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Build Secure Node.js REST API Using JSON Web Token (JWT)

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Developing a secure Node.js REST API is not a big task if you know how to deal with the JSON Web Token(JWT). Traditional authentication uses cookies and sessions but with the rise of Single page application(SPA), there is a need to look beyond this and JWT fits perfect for this. JWT based authentication is very simple, robust and scalable. That’s why it is so much popular among the node.js developers to secure node.js REST API with JWT.

In this tutorial, we will learn how to build a secure node.js REST API using the JSON Web Token. If you are new in the REST API then I will suggest you first read this article and then come back here.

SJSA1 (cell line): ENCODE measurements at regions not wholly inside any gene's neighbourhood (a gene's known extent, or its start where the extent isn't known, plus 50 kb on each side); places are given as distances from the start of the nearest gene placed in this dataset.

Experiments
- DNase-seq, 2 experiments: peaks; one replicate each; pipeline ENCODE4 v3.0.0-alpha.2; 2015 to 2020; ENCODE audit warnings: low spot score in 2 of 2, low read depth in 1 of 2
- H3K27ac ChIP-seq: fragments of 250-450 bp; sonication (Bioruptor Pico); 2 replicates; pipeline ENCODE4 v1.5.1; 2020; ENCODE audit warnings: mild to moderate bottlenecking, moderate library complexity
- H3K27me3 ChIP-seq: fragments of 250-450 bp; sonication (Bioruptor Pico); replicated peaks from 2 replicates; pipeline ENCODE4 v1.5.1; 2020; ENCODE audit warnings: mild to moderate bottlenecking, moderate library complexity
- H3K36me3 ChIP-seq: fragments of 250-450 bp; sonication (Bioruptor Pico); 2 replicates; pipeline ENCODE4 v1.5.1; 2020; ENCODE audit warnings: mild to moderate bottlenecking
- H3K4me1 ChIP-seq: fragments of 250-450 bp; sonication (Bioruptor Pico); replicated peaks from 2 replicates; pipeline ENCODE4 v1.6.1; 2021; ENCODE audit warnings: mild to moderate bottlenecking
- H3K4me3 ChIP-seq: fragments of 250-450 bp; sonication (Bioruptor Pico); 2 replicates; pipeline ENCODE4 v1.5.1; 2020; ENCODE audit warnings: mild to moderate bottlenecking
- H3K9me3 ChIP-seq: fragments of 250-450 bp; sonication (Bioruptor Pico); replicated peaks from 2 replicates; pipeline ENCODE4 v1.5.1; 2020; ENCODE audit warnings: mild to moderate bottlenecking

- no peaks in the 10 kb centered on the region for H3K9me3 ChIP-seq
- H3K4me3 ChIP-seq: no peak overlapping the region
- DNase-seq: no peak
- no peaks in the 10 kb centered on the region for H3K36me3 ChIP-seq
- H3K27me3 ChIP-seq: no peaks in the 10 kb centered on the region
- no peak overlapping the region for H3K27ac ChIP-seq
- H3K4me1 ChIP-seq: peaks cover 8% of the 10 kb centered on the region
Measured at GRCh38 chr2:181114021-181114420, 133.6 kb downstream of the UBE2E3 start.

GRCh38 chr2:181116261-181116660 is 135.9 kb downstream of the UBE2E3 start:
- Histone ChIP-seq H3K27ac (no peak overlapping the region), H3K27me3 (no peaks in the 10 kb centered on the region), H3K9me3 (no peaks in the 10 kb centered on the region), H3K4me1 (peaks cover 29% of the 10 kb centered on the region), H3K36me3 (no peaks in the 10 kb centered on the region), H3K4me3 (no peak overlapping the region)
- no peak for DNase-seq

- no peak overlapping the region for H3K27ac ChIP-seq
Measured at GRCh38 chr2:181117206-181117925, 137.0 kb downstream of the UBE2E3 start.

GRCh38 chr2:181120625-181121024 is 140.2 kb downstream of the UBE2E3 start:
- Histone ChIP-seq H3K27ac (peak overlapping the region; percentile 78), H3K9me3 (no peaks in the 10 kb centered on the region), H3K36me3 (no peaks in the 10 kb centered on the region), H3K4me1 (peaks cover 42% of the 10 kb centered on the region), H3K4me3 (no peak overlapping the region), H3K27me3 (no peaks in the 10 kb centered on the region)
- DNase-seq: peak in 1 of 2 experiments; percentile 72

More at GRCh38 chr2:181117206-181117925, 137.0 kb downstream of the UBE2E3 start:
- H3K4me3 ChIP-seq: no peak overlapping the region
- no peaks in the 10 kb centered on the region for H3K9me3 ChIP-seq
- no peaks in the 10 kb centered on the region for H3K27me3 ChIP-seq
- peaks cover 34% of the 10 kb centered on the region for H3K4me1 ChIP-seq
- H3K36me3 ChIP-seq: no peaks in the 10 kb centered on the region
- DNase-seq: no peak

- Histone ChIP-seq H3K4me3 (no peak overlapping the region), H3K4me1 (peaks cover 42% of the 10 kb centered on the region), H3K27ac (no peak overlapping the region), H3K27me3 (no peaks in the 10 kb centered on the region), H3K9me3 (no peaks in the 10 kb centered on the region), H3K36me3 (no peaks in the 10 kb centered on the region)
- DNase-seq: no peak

We are going to use most of the things from that article which might help you to understand all the flow. We will use most of the ES6 syntax also so you must be familiar with that.

What is JSON Web Token (JWT)

In simple word, JWT is a text string which is used by the client and server to share information securely. In JWT, a token is encoded using a secret text string with the data payload. This token is passed to the client after successful login and then for each API request client send back this token to the server. The Server validates the token and then perform the required action and send back the response to the client. The generated token plays a vital role to secure node.js REST API.

Below Image from medium.com explain things better

jwt-flow-diagram
image from medium.com

Above image, Nicely explain how to secure node.js REST API and how all the process of securing the node.js rest API works. If you are still facing problem while understanding all the things in the above image then do not worry, below is the explanation.